(As a courtesy, would you please refrain from going off about Iraq, telecos, deficits, etc. “for illustrative purposes”? It’s an age-old internet trick to introduce an argument nobody can take the time to respond to.)

    87. Steve Says:

      Vince,

      Rudeness? Hmm putting a label on some one you don’t know. That is rudeness!

      LotharBot,

      Good idea. Why didn’t you ask for this when the republicans were the majority? Also, this whole conversation is about an argument that has no basis in fact. Yet you don’t mind arguing about. As I have suggested a few times this is a non issue. If you want to attack Nancy there are a large number of real issues. If you are going attack anybody on these flimsy type charges you deserve to be called out on the carpet for it.

    88. Steve Says:

      Vince,

      One last thought then I am out of here.

      You said “A word of advice: the people who run this blog dont take it so kindly when commenterers get all high and mighty and start dictating what they choose to write about.”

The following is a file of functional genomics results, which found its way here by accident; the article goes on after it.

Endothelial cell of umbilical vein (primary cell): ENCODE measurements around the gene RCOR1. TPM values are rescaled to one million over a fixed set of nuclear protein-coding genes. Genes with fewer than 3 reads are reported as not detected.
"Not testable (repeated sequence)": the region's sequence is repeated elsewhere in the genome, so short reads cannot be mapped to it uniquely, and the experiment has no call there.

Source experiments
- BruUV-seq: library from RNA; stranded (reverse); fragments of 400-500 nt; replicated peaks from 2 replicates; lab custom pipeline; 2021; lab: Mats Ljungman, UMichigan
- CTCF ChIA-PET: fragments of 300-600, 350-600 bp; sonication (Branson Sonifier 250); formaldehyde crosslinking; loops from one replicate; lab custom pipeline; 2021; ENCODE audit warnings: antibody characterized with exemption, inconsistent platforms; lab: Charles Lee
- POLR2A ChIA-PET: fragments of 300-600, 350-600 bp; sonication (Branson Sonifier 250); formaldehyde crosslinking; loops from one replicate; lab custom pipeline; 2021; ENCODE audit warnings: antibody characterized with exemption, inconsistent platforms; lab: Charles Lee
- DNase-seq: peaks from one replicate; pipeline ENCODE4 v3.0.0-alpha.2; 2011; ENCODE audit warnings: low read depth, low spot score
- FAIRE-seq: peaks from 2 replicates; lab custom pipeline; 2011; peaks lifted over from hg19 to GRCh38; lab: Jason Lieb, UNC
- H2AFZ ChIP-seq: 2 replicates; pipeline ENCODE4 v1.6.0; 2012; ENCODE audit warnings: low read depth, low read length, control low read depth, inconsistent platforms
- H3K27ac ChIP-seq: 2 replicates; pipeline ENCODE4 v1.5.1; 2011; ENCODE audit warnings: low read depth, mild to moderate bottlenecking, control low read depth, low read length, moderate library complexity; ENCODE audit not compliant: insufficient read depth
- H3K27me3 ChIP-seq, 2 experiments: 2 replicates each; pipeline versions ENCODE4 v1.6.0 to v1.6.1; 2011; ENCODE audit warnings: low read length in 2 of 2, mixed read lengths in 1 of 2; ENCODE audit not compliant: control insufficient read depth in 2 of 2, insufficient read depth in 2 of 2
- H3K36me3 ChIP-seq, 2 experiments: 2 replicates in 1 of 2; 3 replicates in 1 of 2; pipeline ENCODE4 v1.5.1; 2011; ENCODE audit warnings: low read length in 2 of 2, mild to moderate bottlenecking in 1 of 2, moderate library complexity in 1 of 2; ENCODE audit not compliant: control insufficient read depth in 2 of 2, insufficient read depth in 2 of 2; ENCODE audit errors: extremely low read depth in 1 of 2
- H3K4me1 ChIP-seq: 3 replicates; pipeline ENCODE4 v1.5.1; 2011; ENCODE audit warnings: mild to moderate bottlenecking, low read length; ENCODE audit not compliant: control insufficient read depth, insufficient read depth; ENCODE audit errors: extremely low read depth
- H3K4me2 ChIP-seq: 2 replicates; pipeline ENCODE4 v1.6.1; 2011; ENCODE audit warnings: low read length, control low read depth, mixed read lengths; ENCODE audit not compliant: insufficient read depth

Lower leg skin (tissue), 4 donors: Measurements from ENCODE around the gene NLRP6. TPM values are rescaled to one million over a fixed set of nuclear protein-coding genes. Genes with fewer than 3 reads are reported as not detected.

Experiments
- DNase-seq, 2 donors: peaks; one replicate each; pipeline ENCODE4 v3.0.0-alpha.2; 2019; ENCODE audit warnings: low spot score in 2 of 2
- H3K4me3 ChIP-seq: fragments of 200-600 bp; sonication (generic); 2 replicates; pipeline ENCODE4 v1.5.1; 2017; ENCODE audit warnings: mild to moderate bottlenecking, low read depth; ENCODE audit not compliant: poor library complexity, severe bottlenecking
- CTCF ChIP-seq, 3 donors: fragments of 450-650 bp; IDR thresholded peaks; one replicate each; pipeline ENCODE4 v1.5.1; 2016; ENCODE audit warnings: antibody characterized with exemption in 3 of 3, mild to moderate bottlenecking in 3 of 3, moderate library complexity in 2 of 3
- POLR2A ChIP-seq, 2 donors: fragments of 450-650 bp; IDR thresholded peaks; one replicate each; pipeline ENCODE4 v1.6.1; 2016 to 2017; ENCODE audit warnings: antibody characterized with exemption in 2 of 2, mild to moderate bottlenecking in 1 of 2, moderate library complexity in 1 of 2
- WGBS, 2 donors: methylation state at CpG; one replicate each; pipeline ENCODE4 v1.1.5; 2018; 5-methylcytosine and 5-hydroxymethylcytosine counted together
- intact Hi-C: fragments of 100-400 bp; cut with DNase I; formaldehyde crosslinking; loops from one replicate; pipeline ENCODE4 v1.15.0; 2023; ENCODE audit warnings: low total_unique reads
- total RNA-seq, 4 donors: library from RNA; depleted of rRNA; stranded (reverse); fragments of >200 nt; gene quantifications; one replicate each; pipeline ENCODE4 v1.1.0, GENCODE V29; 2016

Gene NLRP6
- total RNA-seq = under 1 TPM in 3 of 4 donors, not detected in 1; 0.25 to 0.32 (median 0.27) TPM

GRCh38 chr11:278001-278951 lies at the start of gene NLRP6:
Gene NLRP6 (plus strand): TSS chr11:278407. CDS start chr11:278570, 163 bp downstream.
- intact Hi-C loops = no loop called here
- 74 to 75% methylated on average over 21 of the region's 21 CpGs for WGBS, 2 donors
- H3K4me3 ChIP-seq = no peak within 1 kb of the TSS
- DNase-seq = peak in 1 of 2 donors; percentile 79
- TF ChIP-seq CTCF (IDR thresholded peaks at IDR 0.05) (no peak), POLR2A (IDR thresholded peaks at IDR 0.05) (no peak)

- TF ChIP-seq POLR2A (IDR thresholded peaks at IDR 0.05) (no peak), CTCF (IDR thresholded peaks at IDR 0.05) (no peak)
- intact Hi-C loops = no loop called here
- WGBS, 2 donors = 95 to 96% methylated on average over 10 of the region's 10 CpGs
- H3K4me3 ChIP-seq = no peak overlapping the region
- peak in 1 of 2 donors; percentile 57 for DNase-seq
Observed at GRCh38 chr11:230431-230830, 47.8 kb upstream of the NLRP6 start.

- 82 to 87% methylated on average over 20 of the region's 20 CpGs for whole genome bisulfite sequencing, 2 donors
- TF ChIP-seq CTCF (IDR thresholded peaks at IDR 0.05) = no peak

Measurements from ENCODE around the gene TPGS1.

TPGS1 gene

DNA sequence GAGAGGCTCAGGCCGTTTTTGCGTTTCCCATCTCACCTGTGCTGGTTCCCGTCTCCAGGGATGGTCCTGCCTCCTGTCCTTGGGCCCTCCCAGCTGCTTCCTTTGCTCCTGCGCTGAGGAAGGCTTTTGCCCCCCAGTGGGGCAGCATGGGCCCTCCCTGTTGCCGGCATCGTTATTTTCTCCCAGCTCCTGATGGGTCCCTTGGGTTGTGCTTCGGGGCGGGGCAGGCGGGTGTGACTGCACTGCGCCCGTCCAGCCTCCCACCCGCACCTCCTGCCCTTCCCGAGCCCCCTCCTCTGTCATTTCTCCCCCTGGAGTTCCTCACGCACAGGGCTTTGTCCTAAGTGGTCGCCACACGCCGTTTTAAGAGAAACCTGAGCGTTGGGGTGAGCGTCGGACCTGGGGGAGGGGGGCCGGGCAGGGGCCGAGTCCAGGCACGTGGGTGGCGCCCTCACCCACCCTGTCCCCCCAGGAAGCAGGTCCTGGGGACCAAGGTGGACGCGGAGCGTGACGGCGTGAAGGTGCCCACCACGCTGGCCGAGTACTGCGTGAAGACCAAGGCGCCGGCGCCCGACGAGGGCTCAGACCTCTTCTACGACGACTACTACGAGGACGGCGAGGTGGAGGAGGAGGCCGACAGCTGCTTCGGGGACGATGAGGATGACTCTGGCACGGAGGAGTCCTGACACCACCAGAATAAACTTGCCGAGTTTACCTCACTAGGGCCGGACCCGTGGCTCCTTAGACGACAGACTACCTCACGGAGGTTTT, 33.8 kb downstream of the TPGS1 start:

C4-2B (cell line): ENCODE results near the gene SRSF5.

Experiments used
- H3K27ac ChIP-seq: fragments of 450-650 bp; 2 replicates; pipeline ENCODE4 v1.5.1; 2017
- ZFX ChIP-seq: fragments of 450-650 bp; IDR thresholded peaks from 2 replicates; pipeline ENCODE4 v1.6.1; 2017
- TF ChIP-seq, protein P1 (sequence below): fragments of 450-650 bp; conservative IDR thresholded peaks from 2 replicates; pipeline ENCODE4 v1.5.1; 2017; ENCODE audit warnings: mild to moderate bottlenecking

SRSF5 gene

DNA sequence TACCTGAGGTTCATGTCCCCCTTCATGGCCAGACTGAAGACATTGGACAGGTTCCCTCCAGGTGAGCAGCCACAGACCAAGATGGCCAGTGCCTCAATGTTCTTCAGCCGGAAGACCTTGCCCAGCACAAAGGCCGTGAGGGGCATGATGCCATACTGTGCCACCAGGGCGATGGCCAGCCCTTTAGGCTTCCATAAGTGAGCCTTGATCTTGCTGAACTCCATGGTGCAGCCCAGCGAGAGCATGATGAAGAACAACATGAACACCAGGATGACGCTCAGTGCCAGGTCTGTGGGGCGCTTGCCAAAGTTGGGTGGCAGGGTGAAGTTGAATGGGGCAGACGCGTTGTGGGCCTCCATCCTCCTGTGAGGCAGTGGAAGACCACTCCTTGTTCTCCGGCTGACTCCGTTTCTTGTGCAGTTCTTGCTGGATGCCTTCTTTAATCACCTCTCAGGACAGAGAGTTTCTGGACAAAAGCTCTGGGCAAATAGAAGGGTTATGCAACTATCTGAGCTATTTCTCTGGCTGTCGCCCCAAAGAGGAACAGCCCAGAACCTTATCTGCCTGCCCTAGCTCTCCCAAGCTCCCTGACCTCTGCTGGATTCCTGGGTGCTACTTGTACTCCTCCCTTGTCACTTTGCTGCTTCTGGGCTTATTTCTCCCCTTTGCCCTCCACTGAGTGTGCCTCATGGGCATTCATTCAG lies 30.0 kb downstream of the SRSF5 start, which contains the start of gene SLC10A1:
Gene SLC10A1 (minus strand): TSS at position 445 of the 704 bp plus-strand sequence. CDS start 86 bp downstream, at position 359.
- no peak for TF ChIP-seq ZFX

Are you threatening that I am going to be censored by the people who run this blog? That would be the ultimate ironic end of this discussion.

      Thank you, for that funny idea. You just made my day.

    89. LotharBot Says:

      Steve,

      “Why didn’t you ask for this when the republicans were the majority?”

      Because I didn’t have the text of this particular change in front of me, nor did I have any other indication that members of Congress who wanted to put their message out had to jump through hoops to do it. Now that I’m aware, I’ve put my 2 cents in. (Not that you actually know what I was or wasn’t complaining about when the Republicans were in charge, mind you. That was a careless attack on your part.)

      “If you are going attack anybody on these flimsy type charges you deserve to be called out on the carpet for it.”

      I haven’t attacked anybody in particular — not Pelosi, nor anyone else. I’ve only pointed out the possible avenues for abuse, and why I don’t like this particular change in the hands of a highly partisan body. It may turn out to be a non-issue, but I don’t trust any party to rule fairly given the text I’ve seen so far. (Again, this is a careless attack on your part. You might find it easier to get your point across with less unnecessary hostility.)

    90. Steve Says:

      Lotharbot,

      So you didn’t complain when the Republicans were the majority. My assumption was correct.